The noble Lord the Minister, I think, suggested that if the guidance was not accepted alternative guidance would be given, but what happens if that is not accepted? Do we then move on to regulation? As I say, this extends beyond this particular provision, but I think it would be helpful if the Minister could give us some assistance on that matter.

Lord Williams of Mostyn: The noble and learned Lord, Lord Simon of Glaisdale, is quite right of course. One has guidance documents of different sorts in different contexts. He is right in saying that they have a particular importance in the planning regime. I believe that the planning guidance notes are quite different in their consequence from the kind of guidance one will set out to these panels. One does not need to think in terms of sanctions because people who are put on panels, in the nature of things, will be chosen for their willingness to follow the guidance which will be available. It is quite different from planning guidance notes, which are really of much greater legal consequence to those who are applicants or appellants in the planning context, and indeed to local authorities who have to adjudicate and determine those matters.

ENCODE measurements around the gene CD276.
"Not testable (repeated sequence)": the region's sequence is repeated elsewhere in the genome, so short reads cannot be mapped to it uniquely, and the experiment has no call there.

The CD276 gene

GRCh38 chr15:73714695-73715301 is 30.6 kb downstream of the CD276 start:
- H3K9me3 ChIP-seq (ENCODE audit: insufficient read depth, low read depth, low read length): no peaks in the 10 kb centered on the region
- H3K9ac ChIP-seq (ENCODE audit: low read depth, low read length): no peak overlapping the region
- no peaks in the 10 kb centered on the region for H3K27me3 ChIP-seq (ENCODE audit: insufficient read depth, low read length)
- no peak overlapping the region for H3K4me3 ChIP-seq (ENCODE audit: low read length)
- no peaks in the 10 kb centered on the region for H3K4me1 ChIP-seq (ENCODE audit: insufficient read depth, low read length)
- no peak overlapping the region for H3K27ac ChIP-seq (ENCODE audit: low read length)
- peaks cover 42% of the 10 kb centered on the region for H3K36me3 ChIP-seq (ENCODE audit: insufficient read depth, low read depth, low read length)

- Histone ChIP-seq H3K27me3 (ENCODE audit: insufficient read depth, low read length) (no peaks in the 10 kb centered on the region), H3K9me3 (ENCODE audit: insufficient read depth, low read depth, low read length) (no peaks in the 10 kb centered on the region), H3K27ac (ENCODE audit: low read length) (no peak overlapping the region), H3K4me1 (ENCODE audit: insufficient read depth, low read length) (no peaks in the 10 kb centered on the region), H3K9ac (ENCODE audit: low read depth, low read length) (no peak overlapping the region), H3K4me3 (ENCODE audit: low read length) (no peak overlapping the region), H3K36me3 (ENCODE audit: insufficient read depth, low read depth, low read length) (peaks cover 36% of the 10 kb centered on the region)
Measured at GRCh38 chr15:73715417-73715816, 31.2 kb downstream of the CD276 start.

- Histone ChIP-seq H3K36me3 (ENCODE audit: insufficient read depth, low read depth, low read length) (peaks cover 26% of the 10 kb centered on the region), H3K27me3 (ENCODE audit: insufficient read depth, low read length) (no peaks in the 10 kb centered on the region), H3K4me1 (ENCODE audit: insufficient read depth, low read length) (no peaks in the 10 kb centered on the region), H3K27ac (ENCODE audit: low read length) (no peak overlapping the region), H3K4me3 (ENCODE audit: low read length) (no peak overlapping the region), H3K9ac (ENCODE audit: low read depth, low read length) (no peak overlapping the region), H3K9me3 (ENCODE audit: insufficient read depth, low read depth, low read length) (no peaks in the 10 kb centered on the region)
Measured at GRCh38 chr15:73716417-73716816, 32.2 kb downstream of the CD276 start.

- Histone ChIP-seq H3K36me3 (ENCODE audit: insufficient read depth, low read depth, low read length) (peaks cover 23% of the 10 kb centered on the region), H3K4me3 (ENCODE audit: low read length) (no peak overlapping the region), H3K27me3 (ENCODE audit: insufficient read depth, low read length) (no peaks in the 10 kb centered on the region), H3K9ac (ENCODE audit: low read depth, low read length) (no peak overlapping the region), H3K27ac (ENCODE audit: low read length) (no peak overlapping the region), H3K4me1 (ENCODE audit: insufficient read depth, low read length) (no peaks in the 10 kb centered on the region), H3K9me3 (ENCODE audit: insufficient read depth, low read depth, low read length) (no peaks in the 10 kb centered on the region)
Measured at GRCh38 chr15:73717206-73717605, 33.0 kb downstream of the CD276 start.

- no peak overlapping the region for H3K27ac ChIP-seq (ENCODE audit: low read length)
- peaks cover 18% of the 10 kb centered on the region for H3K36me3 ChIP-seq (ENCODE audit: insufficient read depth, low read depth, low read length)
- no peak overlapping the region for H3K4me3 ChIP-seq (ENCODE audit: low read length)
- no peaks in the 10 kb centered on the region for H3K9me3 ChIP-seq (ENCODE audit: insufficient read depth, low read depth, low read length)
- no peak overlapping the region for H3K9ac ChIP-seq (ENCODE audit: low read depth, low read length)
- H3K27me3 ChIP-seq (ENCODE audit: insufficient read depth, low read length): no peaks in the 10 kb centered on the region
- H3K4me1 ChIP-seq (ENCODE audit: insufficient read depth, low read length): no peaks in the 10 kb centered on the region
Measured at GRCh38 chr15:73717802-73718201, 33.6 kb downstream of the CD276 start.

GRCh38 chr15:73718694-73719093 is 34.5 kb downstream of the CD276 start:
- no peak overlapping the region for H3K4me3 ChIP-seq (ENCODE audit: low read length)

After all, the Secretary of State for Home Affairs frequently sends out guidance to chief constables about how to disseminate material concerning convicted sex offenders who may need to be resettled in a particular area. He sends out material for the guidance of chief probation officers, but one does not immediately reach for one's revolver and wonder what happens if they do not obey it. There are a range of sanctions of course. There is further advice and in the end, I suppose, legal action if the breach is so gross or if the panel actually did not obey or adhere to any of the guidance. I do not think that "taking account of" is as limited a concept of the human mind as simply to read a document and throw it in the bin.